The Jane’s Walks gang in a Sovabazar lane

Calcutta does not try to sweep these realities behind a curtain — it couldn’t if it tried. Rather, the city has somehow found a certain peace or, if not peace, perhaps understanding. This is why Calcutta is not likeable and can only be loved, or hated. I fell in love more than a decade ago, when I first arrived as a tourist from neighbouring Dhaka. I’ve fallen in love, again and again, over the last three years. In my affection for Calcutta, I can’t help but see a reflection of my attachment to my hometown, Buffalo, New York. Both cities have spent decades down on their luck after prolonged periods of greatness. Both have become the butt of national jokes and are fiercely defended by proud diasporas that have moved away in search of employment but otherwise remain tethered by loyalty to their native place. Both have inspired and continue to nurture world-class artists and thinkers.

I leave Mumbai and L.A. and Chennai and Manhattan for those who are drawn to gleaming glass and tall towers. Me, I’m looking for a city to live in, not in comfort or at ease. A city that will remind me I am alive even when I’d rather forget, a city that celebrates life.

This side of Calcutta is expressed to its fullest during Durga Puja, which is certainly one of the greatest and most under-appreciated cultural festivals in the world. Families and communities join together to create celebrations that are quite literally epic in scale and scope. From the massive, crowd-pleasing favourites to the modest family-sized murals, Durga Puja unites the city in a prolonged spasm of celebration, hailing life and the triumph of justice even while acknowledging the inevitability of evil and death. Durga Puja is the apotheosis of this spirit, but it animates Calcutta throughout the year.

That spirit, more than mishti doi or ilish mach, is what made me a Calcutta.

A few of my favourite things

Kidderpore tram: My son and I love riding each of the tramway lines, but Kidderpore is my favourite because it takes in the bustle of Esplanade, the expanse of the Maidan and Race Course, and then the personality of the Kidderpore neighbourhoods.

Sunday Brunch at the ITC: The Asian brunch is tough to beat (sushi and ice cream!), but my favourite spot is taking my kids to feed the teeming koi fish. That pond is one of the more bucolic spots in Calcutta.

Running in the Wetlands: The East Calcutta Wetlands is a world-class treasure accessible to everyone in the city. I cherished my Sunday runs through the bheris as a chance for much-needed exercise and the opportunity to be outdoors. With otters, snakes and abundant birdlife, the loudest noise was the fisherman, beating the lake surface to round up their fish.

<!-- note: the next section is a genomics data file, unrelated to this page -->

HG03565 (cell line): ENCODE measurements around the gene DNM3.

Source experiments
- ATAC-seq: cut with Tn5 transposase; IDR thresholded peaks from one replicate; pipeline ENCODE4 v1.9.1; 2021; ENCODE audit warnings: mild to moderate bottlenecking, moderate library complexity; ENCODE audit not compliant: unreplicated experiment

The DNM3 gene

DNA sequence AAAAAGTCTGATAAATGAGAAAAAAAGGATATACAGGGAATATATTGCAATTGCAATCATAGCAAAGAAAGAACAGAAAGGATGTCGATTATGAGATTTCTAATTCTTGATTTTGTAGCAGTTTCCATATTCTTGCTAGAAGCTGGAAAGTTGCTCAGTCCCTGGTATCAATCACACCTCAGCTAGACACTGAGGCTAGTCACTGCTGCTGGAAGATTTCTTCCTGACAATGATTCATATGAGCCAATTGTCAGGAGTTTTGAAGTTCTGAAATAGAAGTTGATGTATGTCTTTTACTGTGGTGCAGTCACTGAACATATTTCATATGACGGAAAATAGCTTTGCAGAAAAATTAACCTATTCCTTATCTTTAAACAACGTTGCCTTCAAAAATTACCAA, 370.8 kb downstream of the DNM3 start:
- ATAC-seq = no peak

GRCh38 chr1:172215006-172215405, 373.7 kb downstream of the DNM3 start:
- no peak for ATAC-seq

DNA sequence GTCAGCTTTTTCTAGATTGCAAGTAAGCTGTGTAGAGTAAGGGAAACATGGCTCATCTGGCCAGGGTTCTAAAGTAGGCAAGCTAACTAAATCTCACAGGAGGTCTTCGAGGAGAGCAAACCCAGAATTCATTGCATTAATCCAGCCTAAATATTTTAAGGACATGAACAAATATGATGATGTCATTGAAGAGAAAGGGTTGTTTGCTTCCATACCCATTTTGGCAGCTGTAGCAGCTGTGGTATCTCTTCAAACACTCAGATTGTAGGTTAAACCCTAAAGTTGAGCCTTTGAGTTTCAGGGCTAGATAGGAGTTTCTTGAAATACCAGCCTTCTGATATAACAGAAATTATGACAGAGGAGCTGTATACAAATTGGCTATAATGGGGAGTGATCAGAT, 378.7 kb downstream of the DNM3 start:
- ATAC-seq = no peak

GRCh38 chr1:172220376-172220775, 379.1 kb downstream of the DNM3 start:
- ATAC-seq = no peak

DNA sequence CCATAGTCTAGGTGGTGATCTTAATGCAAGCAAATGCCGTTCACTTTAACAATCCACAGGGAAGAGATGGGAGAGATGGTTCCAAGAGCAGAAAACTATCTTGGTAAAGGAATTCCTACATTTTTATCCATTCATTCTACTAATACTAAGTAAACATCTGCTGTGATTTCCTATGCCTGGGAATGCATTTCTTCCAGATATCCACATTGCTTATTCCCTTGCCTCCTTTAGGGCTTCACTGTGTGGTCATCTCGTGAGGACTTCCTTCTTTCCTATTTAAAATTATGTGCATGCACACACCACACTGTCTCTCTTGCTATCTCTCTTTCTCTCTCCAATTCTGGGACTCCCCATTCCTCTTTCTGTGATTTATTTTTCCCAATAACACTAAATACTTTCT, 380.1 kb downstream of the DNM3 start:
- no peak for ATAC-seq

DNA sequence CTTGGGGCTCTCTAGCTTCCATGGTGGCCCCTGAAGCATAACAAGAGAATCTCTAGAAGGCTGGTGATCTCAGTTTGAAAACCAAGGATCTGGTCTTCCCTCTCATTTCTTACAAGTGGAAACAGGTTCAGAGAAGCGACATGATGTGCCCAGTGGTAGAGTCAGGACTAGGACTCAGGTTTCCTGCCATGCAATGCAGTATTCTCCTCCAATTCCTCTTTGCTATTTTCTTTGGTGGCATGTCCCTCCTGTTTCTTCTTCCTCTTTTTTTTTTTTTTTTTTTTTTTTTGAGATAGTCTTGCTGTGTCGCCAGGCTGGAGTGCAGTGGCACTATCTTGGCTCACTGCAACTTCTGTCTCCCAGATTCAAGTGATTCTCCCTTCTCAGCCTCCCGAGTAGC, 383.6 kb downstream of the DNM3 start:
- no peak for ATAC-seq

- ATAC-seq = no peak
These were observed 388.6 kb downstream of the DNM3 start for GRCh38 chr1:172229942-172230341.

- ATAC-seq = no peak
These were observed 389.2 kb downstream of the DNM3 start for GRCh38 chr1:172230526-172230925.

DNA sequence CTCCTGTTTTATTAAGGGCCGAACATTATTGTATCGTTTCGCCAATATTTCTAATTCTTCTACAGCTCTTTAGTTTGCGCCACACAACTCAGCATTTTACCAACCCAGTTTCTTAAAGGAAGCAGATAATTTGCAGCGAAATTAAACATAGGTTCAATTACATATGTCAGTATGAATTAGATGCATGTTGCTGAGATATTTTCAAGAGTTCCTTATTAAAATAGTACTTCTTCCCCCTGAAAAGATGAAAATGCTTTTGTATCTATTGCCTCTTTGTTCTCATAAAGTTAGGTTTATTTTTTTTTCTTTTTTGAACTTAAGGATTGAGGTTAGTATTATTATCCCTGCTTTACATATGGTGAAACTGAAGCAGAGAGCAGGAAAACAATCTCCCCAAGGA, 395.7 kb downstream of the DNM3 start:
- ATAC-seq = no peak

Any ferry on the Hooghly river: One man’s morning commute is another man’s retreat, and I loved the chance to get out on the Hooghly. The ferries offer excellent views of the skyline and a moment’s peace from the bustle of the streets. Especially at sunset, the ferries are by far the most pleasant way to move around the city.

Any alley in Sovabazar: I’ve also loved wandering Calcutta’s neighbourhoods early in the morning, but the series of Jane’s Walks put on by Calcutta Walks and The Telegraph got me hooked to Sovabazar. I could wander in those storied alleyways for days, soaking in the legends and myths, as well as their vibrant life today.

New Light, Kalighat: Most people are drawn to the Kali Temple, but for me the divine is most present at New Light, where Urmi Basu and her team provide a safe space for children from the red-light district.

Listening to a baul concert at Baitanik: Nestled among the new buildings on Elgin Road, this heritage building has been transformed into a beautiful venue for intimate concerts showcasing traditional arts. My favourites are the baul concerts, which give the setting a timeless air.

Freedom Factories in Sonagachhi: In this area infamous for its red-light districts, I love visiting the workshops run by Freeset and Sari Bari, two organisations that provide fulfilling employment for women who want out. They make high-quality products for export, including to the Whole Foods markets in Washington DC.

The Russell Street dhaba

Russell Street dhaba: I have a few favourite chai stops, but this one is a family favourite. It’s a great place to hang out and “people watch” because it attracts everyone from families all together in their car to cool young dudes on new bikes or classic Enfields.

Anywhere that serves Bengali sweets: I know most Calcuttans are connoisseurs when it comes to sweets, but I’ll admit my sweet tooth isn’t so finicky. My son and daughter consider mishti doi to be the ultimate sweet treat, but I am partial to cool indrani or notun gur sandesh when the season is right.

@ Clinton S. “Tad” Brown was, until today, the chief of the political section of the US Consulate in Calcutta